Additionally, the historic preservation tax credits are transferable for up to five years after they're acquired and can be carried forward or cashed in for up to 10 years. This loose timeframe can make projecting an annual state budget difficult, since legislators don't know how many tax credits will be cashed in on any given year.
The idea behind transferability is to allow all of the credits to be used through added flexibility. Other freely transferable tax credits are offered for restoring old railroads, building energy efficient homes and the Eastern Oklahoma coal industry.
Last year, before he was named chairman of the tax credit task force, District 85 State Representative David Dank submitted pointed questions about the constitutionality of tax credits to the Oklahoma Supreme Court.
The Oklahoma City Republican sought answers from the court about tax credit transferability because, as he said, those "to which the credit is transferable may have the benefit of reducing a tax liability without any corresponding economic obligation."
The Oklahoma Supreme Court responded with an official opinion on Dec. 20, 2010. The court upheld the constitutionality of state income tax credits as a whole, though the transfer of historic preservation tax credits was deemed unconstitutional unless they fulfill three required elements.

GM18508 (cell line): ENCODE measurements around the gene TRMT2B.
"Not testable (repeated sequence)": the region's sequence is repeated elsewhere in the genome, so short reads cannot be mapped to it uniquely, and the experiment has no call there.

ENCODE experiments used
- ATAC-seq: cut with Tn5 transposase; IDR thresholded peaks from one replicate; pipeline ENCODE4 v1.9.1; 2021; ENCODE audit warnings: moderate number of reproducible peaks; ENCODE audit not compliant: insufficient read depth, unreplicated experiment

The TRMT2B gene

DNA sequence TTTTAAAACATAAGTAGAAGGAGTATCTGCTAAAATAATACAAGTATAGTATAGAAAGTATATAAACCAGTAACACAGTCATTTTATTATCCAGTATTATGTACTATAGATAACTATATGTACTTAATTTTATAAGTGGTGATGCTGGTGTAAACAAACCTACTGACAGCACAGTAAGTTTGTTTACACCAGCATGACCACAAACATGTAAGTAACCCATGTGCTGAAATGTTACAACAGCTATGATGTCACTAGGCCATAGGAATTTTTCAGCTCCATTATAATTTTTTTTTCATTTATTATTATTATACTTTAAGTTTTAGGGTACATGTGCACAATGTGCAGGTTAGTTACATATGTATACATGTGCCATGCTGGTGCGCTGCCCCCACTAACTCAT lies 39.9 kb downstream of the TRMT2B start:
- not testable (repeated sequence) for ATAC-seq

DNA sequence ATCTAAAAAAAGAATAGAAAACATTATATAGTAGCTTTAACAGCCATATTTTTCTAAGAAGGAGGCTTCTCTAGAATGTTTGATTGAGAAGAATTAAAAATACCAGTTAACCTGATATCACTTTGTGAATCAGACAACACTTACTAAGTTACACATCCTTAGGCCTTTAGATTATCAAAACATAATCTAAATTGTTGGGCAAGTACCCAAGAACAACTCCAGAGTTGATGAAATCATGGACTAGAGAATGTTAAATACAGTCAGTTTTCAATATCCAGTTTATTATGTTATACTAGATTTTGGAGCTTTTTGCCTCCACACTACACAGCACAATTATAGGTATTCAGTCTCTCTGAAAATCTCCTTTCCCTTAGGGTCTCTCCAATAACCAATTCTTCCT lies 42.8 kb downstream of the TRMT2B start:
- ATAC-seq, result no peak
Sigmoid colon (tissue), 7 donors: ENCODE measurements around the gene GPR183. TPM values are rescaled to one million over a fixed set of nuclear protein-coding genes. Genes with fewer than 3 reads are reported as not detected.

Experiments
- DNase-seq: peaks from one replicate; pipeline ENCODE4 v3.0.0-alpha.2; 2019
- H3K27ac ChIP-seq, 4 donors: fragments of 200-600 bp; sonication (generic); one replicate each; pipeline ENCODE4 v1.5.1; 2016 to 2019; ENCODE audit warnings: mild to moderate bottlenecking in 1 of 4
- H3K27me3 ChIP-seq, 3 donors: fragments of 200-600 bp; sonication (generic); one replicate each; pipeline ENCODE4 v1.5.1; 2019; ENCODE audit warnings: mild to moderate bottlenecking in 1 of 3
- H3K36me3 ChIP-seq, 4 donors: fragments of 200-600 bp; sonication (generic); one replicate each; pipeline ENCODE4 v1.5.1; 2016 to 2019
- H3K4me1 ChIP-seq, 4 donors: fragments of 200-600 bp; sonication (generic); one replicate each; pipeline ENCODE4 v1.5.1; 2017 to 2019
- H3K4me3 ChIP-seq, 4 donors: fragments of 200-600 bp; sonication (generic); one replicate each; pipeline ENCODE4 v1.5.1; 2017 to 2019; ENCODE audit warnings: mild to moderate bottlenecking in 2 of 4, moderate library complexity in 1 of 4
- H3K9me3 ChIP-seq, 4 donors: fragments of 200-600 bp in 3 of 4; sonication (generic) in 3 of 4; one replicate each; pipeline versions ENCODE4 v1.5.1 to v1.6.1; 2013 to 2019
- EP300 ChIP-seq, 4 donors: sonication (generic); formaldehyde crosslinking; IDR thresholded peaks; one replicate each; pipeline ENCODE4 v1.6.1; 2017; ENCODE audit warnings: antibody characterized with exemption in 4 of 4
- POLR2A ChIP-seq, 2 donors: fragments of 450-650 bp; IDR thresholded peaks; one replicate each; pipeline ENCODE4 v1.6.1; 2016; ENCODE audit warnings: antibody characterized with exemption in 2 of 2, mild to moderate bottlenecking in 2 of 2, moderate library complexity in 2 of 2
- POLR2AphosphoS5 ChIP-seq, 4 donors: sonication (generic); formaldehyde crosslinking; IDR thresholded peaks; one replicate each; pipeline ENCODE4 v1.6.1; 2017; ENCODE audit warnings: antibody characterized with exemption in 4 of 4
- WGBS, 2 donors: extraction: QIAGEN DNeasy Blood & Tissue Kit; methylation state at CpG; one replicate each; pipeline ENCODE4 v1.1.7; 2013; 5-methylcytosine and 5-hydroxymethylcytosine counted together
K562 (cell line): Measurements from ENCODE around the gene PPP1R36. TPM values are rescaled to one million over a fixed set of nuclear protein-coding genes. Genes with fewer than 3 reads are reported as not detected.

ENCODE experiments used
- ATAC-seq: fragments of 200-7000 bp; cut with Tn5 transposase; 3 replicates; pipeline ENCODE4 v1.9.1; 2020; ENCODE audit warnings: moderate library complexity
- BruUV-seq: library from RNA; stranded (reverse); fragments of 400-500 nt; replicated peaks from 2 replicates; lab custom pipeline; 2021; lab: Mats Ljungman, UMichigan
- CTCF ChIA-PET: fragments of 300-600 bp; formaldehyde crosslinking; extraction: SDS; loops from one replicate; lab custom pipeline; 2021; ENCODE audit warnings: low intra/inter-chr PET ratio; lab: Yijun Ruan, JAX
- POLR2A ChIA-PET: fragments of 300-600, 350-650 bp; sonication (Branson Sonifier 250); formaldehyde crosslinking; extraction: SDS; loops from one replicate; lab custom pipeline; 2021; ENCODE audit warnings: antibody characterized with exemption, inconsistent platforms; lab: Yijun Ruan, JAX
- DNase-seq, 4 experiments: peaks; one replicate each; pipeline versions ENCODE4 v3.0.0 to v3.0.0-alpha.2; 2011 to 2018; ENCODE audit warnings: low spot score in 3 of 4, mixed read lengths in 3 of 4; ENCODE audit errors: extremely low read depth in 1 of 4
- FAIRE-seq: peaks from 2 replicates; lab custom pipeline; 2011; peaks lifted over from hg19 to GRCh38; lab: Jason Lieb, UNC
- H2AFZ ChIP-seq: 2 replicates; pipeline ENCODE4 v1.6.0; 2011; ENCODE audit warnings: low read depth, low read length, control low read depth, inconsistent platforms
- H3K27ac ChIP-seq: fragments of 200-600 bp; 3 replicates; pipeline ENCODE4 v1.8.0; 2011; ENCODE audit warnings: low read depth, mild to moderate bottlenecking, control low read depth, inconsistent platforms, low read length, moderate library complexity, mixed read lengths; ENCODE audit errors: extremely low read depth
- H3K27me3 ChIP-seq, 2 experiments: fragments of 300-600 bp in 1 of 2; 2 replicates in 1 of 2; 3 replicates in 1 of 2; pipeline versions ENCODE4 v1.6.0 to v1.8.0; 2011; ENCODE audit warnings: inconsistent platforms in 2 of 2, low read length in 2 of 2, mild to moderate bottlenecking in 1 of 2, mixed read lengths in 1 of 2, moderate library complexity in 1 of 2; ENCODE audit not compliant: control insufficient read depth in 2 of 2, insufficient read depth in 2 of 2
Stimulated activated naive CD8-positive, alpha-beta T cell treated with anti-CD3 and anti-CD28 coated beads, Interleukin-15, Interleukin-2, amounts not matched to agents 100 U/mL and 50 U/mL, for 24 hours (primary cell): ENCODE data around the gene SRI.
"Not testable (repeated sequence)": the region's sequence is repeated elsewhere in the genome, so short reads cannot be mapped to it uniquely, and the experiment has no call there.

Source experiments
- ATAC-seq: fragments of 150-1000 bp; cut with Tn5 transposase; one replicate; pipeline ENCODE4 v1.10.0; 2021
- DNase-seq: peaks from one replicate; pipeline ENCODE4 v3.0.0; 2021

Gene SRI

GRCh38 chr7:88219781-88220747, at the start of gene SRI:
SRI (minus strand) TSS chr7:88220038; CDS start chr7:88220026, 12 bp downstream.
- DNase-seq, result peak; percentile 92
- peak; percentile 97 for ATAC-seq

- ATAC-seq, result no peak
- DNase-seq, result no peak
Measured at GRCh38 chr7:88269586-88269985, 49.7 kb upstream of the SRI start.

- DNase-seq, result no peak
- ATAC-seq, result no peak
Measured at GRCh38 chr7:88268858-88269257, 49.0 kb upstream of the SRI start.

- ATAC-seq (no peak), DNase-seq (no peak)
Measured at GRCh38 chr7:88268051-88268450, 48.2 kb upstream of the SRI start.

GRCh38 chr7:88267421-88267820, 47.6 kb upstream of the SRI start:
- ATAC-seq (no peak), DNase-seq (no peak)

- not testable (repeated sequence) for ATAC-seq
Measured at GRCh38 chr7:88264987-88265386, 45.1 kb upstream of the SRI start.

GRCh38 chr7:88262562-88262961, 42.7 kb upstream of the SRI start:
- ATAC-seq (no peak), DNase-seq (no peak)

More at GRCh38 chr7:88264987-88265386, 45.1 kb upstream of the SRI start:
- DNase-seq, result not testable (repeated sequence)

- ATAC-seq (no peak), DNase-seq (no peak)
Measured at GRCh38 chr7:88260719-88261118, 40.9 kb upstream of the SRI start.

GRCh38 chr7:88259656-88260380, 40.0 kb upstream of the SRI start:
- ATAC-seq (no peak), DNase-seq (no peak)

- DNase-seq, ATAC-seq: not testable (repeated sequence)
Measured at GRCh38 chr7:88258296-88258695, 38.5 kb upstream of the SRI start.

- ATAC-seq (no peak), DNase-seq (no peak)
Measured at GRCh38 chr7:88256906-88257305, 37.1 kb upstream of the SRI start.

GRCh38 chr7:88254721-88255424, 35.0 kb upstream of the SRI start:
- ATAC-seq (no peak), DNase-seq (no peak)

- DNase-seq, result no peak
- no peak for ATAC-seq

All credits must "promote a public purpose" locally, offer more benefit than cost and have adequate controls and safeguards in place.
In the opinion, historic preservation tax credits were held up as an example of a credit that may be breaking the rules of transferability because of one additional sentence in its statute: "Only the transferor originally allowed the credit and not any subsequent transferee of the credit, shall be held liable to repay any amount of disallowed credit."
This wording essentially keeps preservation credit buyers off the hook for any lost dollars, even if they're the cause. The tax credits can be revoked if not used to fulfill those three crucial elements.
However, the December opinion cleared the way for state legislators to possibly withdraw tax dollars from buyers who don't use the credits appropriately, stating, "Despite Legislature making the transfers 'freely transferable,' the State would have recourse against the transferee to revoke all or part of the credit transferred because the credit was unconstitutional."